It happened to be a chair car, air conditioned and serviced. I boarded the train and shortly after it left Bangkok, the ticket inspector walked the aisle along both the coaches of the train. It felt more like bus than a train. He quietly asked for the tickets then punched the ticket and returned them to the passengers. Many of them were foreigners, I could hear some french and other European languages. The train passed the urban settings of Bangkok and nearby suburbs to enter the ever greener country side. As it went further south, the scenery outside was getting greener and denser. One striking feature throughout the journey was the ever present rice farms, lined with coconut trees.

Just as I was beginning to notice the differences in the vegetation outside, a uniformed sweet Thai lady handed me a Styrofoam pack of lunch, She was the hostess from SRT -State Railway of Thailand. “its free” she added. I smiled back and opened the pack with curiosity. I found some rice and a green curry pork. I had that delicious meal certainly one I won’t forget, it was simple, nice and very Thai.  I wanted to take a pee, I figured the toilets were at the end of the coach, so I walked towards it not knowing what to to expect. To my surprise it wasn’t terrible or even bad, it wasn’t great either. I relieved myself and walked back to my seat.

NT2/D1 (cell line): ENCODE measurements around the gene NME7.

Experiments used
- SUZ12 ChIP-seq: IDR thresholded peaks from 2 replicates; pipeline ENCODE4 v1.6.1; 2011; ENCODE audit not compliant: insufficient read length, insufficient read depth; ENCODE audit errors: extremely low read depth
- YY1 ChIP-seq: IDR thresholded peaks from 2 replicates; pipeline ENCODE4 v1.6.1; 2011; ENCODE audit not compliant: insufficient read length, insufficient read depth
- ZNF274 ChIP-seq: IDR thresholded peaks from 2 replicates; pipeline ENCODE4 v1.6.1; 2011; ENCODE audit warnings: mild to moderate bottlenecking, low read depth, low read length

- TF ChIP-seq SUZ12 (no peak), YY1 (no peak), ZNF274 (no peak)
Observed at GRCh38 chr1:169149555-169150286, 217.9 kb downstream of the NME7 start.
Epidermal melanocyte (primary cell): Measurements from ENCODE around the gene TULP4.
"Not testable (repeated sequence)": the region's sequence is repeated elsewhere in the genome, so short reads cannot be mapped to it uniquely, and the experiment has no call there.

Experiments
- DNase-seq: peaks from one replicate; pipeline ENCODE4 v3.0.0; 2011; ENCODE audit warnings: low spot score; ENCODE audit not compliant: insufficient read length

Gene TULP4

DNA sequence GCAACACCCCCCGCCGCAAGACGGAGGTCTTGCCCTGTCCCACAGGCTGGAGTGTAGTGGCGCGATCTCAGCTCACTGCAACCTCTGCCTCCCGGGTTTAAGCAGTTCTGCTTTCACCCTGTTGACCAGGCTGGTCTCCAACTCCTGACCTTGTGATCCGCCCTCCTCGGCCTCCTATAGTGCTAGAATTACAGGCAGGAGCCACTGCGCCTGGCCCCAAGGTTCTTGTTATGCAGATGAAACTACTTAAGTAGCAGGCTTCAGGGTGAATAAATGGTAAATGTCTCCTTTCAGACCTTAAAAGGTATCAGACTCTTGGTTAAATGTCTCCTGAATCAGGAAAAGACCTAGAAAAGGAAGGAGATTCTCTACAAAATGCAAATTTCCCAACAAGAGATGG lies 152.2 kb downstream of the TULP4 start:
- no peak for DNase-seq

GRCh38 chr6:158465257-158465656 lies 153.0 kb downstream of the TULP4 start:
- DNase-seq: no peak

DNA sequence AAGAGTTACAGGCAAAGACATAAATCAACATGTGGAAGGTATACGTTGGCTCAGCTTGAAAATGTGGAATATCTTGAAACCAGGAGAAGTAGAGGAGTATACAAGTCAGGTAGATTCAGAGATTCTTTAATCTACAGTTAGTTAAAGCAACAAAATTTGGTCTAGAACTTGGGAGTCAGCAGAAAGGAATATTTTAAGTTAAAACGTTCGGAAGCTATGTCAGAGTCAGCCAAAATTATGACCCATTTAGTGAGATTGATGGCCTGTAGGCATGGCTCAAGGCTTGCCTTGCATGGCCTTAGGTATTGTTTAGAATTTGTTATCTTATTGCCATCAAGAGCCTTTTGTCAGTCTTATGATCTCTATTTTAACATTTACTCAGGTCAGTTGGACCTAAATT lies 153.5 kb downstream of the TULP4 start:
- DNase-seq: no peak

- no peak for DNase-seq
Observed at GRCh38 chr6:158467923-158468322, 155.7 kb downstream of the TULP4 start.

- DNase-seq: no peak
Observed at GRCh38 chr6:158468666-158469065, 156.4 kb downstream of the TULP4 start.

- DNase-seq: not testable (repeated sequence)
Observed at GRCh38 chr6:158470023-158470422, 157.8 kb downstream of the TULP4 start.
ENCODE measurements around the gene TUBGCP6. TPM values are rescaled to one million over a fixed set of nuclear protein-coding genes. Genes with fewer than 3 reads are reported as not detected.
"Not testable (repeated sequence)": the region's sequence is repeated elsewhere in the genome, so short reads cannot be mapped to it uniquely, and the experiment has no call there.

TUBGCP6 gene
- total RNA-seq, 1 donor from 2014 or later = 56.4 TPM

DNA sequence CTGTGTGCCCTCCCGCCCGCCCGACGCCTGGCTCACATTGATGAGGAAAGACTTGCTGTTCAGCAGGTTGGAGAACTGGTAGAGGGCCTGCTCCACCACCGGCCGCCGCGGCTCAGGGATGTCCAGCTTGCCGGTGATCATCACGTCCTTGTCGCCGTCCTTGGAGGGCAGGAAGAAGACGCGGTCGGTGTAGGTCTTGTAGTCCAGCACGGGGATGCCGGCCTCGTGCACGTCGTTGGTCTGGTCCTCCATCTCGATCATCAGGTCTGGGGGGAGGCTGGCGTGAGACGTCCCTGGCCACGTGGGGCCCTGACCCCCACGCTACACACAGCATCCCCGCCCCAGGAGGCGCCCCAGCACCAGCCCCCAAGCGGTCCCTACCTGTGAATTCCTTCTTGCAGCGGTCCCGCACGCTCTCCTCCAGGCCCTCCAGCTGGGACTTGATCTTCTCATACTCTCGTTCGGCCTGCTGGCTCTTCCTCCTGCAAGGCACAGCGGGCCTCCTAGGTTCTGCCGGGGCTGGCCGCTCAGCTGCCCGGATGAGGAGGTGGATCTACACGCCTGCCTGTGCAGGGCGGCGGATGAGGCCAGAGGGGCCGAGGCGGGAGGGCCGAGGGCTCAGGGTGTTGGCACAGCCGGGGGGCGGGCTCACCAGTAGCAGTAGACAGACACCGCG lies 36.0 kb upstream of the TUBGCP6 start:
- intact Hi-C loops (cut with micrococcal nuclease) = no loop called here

Three hours passed and the train pulled up at Hua Hin, another seaside town, famous for its beaches. Many passenger got off the train and a few new ones hopped on, an older western man in a beige hat walked past the seat pulling his heavy trolley behind him.  A sun tanned Thai man holding a  fishing rod passed me, he found his seat a few rows ahead. The train started, a few crossings later I was staring out the window and the sun bathed Thai country side was stunning, paddy fields gave way to more wood, forests lined with lime stone hills, the occasional rivulet whizzed by as the train sped over it.  I was so enchanted by the landscape that I failed to notice the change in the passengers suddenly it looked unlike Thailand,  there were several women covered in head scarves, like they were from Malaysia or Indonesia. It wasn’t like the Buddhist liberal Thailand, well they were all quiet. I turned away and gazed back out the window, there was something new that I saw , wooden houses with neat garages. There were Toyota Hilux pick ups all over the place, in garages, on the roads at the crossings. I was convinced that was the most popular pick up in Thailand.  I scooped out my digital camera and shot the houses and the rural scene. It was getting darker, I dozed off. A few hours later I woke up to bright light shining on me, it was the light from a reflective surface of what looked like a convex mirror. I turned to look around the coach, an older Thai lady broke into a smile and said something in Thai. She was holding out bottles of Orange juice. I was wondering if she had any coffee. I bought an Orange juice for 50 bahts.  Strangely, I realized that was well over 3 times the price of juice from anywhere in Thailand but I was on a train so that was OK. The train pulled into  Surat Thani. I grabbed my bags and hopped out of this awesome  2 car train. I was standing on the platform of the Surat Thani train station.